Magic carpet

Snowdrops on a hillside

Snowdrops on a hillside

July may be the bleakest month of winter for us but it is also snowdrop time and these little charmers brighten the greyest of days. You can never have too many snowdrops in my opinion, and the varieties that do well with us are building up to a satisfying level. By definition, that is when we have enough to move them out of optimal garden or nursery conditions and start establishing them in carpets.

It is our interest in what we call “romantic gardening” – others refer to it as “naturalistic gardening” – that we derive as much, if not more pleasure from plants naturalised in meadow conditions as we do from cultivated, tightly maintained garden beds. It is a blurring of the edges in gardening, exploring how far we can replicate the simple charm of wildflowers but in a managed situation.

Lachenalia aloides and grape hyacinths (muscari) at the base of Pinus muricata

Lachenalia aloides and grape hyacinths (muscari) at the base of Pinus muricata

It is not as easy as it sounds. Many of the charming bulbs in their natural environment have conditions which are much harsher than here. Winters that are very cold and often dry mean that most growth stops, as do summers that are hot and dry. But in our dairy-farming heartland, soft conditions keep grass growing all year round and that growth will simply swamp most bulbs. It has taken us some years to learn to manage this. Selecting bulbs that will cope in our conditions has been trial and error.

Bluebells and hooped petticoats (Narcissus bulbocodium) planted at the base of a eucalypt

Bluebells and hooped petticoats (Narcissus bulbocodium) planted at the base of a eucalypt

It also takes eleventy thousand more bulbs than you think it will. Even bulk buying a couple of hundred bulbs is not going to create much of a carpet in the short term. To get a quick result using large bulbs like daffodils or bluebells, planting at one every 10 square centimetres means 100 per square metre. I worked this out because I was planting a little mixed area. Using dainties like erythroniums, dwarf daffodils, snowdrops, crocus and rhodohypoxis, it took about 4 of these small bulbs per 10 square centimetres – or 400 per square metre. That is a large number and may explain why we don’t see many bulb meadows in this country, beyond well established fields of daffodils dating back many decades. Obviously, if you plant at greater spacings, you can cover a larger area but you will wait longer for the carpet effect.

Colchicum autumnale flowering at the base of a metasequoia

Colchicum autumnale flowering at the base of a metasequoia

While planting around tree trunks is not the same thing as naturalising bulbs in a meadow situation, it proved to be a good place to start for us. We have many trees in fairly open situations where it is possible to establish easy bulbs beneath. Most bulbs need sun so these need to be trees with a higher canopy to allow light below. Planting amongst the exposed roots of established trees ensures the bulbs don’t get mown off or trampled as they surface and generally they get established with little competition. It is also an effective way of controlling some of the invasive bulbs like ipheions and ornamental oxalis.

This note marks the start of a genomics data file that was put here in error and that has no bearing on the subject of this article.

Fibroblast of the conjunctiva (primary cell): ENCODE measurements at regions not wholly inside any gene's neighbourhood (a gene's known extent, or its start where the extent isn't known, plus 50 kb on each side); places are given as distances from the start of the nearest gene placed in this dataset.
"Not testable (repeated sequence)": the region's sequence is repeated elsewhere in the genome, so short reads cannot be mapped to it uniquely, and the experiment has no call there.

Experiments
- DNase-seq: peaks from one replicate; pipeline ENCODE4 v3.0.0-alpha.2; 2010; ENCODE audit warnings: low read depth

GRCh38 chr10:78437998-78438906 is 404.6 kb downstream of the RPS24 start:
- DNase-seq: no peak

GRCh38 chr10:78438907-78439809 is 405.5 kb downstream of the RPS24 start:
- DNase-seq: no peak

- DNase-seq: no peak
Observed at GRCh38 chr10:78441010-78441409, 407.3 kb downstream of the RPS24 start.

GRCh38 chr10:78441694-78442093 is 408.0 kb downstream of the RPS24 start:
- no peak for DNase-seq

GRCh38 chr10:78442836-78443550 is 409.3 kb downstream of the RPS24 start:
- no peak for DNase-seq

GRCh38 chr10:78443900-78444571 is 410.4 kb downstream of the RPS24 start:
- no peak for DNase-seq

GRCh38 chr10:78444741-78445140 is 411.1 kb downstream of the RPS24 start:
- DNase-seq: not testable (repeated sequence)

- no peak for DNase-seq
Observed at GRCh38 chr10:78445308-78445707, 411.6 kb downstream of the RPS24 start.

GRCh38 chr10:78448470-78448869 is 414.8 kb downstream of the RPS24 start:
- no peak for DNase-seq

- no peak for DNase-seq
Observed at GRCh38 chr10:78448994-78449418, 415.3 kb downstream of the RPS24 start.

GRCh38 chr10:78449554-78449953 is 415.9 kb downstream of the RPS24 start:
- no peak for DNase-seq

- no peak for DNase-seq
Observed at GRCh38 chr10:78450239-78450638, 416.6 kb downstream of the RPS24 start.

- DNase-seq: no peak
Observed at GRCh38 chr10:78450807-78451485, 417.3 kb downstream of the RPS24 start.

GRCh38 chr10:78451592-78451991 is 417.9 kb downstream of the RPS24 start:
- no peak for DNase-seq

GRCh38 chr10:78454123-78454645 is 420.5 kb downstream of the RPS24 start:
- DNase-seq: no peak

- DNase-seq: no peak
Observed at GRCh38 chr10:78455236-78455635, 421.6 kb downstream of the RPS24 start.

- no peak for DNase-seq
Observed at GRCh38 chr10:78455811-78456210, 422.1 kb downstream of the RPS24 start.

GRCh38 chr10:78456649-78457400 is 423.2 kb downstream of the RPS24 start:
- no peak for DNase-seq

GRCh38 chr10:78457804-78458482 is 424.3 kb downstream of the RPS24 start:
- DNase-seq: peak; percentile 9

Scattering seed is hit and miss and slower to give any results but much easier. We were delighted this year to see Cyclamen hederafolium showing its colours where Mark had scattered fresh seed several years ago. He had given up hope that it would work but lo, there are rewards for patient gardeners and the older we get, the more patience we seem to be developing.

 Bluebells planted on the margins, drifting through our park area

Bluebells planted on the margins, drifting through our park area

Bluebells are easy and we have used them in swathes around shrubs in the area we call our park. Because they are flowering at the same time as the full flush of spring grass growth, we have to keep them to the side of areas we need to mow. Bluebell, and indeed snowdrop, woods that we have admired in Britain are carpets beneath deciduous trees. Our woodland areas are heavily dominated by evergreens so we don’t get enough light to replicate those carpets here. That is why we have to opt for the margins instead.

The triumph of experience has been getting grassy banks with dwarf narcissi and snowdrops naturalised. To do this, Mark spent some years establishing the native grass, microlina. It is finer and less vigorous so doesn’t swamp the bulbs and can be controlled with minimal cutting – just a pass over with the weedeater from time to time. It is not quite the same as a bulb meadow, but we have learned to work with what we have here.

Carrying a tray of Nerine pudica, in case you are wondering (which I admit I planted in the rockery, not in meadows)

Carrying a tray of Nerine pudica, in case you are wondering (which I admit I planted in the rockery, not in meadows)

First published in the July issue of New Zealand Gardener and reprinted here with their permission.

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2 thoughts on “Magic carpet

    1. Abbie Jury Post author

      I am pretty sure what we have are natural hybrids between the Spanish and English species and that is probably true of most bluebells in NZ. It takes some effort to keep the English strain isolated and it probably comes down to a few enthusiasts who have done that.

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